It’s a revolutionary idea. Or perhaps it is quite simple. Perhaps what is revolutionary is that it is invented and initiated by a very young Dutch guy. He felt he had to come up with an idea to clean up the huge amount of plastic in the oceans. Somehow he managed to get attention from the public for his solution. He got funding and even the full support from the Dutch government to produce his ideas.

The plastic soup is a huge global climate issue. It is one of the main issues that effect every person in the world. It is caused by our own neglect and ignorance. We all threw away plastic waste into nature. Are we up for cleaning the oceans?

If not, it will have an effect on us sooner or later. It is probably already effecting our health, as the degraded plastic parts are already in our food chain, in the fish we eat. Perhaps it is already causing or contributing to the emerging of cancer as a severe humans disease.

The problem is not resolving itself. Nature cannot degrade plastic. On the contrary, the plastic soup is only getting larger and time will only make the problem worse, because of small parts of plastic being spread to the depth of the oceans.

We need to take action. As was mentioned: it starts at the point where plastic is being dumped into nature. Clean up your own environment. Does anyone have any ideas? Please share below!

Globalization as the tool to make the world more sustainable

It might be perfectly clear that globalization to a great extent has a cause the climate change that we currently experience. Let’s face it. Because of globalization the distance between countries and people has, so to speak, decreased. Millions of people regularly take a flight, either for holidays, business or to visit family and friends. Flying, however, is extremely polluting and in fact very bad for the environment.

Also, because of globalization many products we use and eat are in fact produced at another place in the world. As the production costs in other places are lower, they are produced there and then transported to the country where the products are sold. This entire chain of transportation is also very bad for the environment. Just remember that not so long ago, we mainly consumed products that were made locally.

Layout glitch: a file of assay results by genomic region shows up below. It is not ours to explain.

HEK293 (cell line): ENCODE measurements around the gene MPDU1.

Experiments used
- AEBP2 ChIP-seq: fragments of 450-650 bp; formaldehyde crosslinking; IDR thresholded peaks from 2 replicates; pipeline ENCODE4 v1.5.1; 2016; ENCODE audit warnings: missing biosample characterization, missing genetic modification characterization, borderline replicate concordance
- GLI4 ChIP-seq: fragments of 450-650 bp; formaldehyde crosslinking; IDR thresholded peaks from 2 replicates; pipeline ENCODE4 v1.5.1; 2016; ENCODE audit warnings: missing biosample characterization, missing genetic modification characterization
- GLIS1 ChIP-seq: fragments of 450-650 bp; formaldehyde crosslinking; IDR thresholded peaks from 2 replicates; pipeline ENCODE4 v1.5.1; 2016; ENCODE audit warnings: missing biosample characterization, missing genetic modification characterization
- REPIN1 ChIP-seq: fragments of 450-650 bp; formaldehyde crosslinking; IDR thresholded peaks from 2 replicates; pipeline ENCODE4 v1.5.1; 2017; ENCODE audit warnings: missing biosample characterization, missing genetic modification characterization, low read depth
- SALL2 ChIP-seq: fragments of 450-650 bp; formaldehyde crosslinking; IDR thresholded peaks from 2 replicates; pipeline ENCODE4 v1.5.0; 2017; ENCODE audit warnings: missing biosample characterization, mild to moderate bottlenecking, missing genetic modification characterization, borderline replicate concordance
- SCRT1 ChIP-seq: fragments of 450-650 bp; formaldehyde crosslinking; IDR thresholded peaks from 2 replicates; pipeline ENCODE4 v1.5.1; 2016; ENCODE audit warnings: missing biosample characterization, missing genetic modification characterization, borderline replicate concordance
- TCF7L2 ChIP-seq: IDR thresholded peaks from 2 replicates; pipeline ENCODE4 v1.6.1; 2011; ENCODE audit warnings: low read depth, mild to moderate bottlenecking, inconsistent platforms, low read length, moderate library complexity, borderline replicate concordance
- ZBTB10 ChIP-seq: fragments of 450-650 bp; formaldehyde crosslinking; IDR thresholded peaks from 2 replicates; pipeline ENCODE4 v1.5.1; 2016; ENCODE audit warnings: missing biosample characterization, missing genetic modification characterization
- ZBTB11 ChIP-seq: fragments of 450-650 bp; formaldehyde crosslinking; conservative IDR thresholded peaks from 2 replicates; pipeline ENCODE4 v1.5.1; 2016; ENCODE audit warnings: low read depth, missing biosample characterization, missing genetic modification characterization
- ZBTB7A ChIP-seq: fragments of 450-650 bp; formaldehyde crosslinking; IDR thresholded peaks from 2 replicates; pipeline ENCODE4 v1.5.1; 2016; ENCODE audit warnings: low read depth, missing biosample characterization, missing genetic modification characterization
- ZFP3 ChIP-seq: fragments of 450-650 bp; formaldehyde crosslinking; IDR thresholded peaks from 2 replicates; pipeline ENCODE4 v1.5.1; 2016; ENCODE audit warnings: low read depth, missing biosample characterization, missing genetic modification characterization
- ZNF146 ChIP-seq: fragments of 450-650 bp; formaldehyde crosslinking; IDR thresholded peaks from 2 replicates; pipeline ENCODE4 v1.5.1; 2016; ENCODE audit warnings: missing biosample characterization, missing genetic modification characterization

In Europe, for example, we never ate avocados until recently. Because of its nutrition, the avocados have gained a lot of popularity in Europa and the United States, resulting in the skyrocketing of sales and, consequently, production. As a result, local environmental decay is emerging in the production countries in Latin America. The transportation of avocados is very costly and a delicate matter. It is damaging the environment. In the transportation process, many avocado’s end up not having the right quality to be sold. They have rotten in the ships or airplanes that transported them to Europa. These fruits are thrown away. Globalization, in this way, causes a chain of pollution and negative environmental effects.

This may be clear to most of you.

As globalization increases, the living standards in second and third world countries are increasing. These people desire the living standards as they are in first world countries. They also want cheap stuff. They want products from all over the world. They want to own a car, a smartphone, a laptop, travel the world, etc. And for your information: the second world countries contain the larger part of the world population. Climate change could increase substantially in de decades to come.

However, could globalization also help in making the world more sustainable?

Counter globalization steps are probably impossible. There is no way that human rationality is going to change direction. We all want more. We all want a comfortable life. We all want to travel and see the world. Globalization, as in the integration of the world, will only increase.

Can globalization, then, be used to make growth more sustainable?

Communication technologies

Many people all over the world have a smartphone. Many people all over the world have access to internet. They are all connected. They have Facebook, Whatsapp or other sorts of social media accounts. A great product of globalization is that the imaginary distance between people on our planet has is in fact decreased the last couple of years and is now quite small.

Very easily I can communicate with people all over the world. The Ask Why Why Not? movement is only a very good example of the growing importance of communication technology.

Can this effect of globalization be used to counter the negative effect of globalization on sustainability?

It is an interesting point brought up by Kyllian Pather in his video on Ask Why Why Not? on Youtube, which can be seen here.

The digital distance between world citizens is so small nowadays. With only a little effort a message can be spread to people all over the world. This is a result of globalization. Internet is gaining more users and gaining importance on a global scale. Internet, in fact, is being seen more and more as a first need in order to survive. I don’t totally agree with that, but internet is a way for a poor person to escape poverty by connecting to the world from his or her home, wherever in the world this home might be located.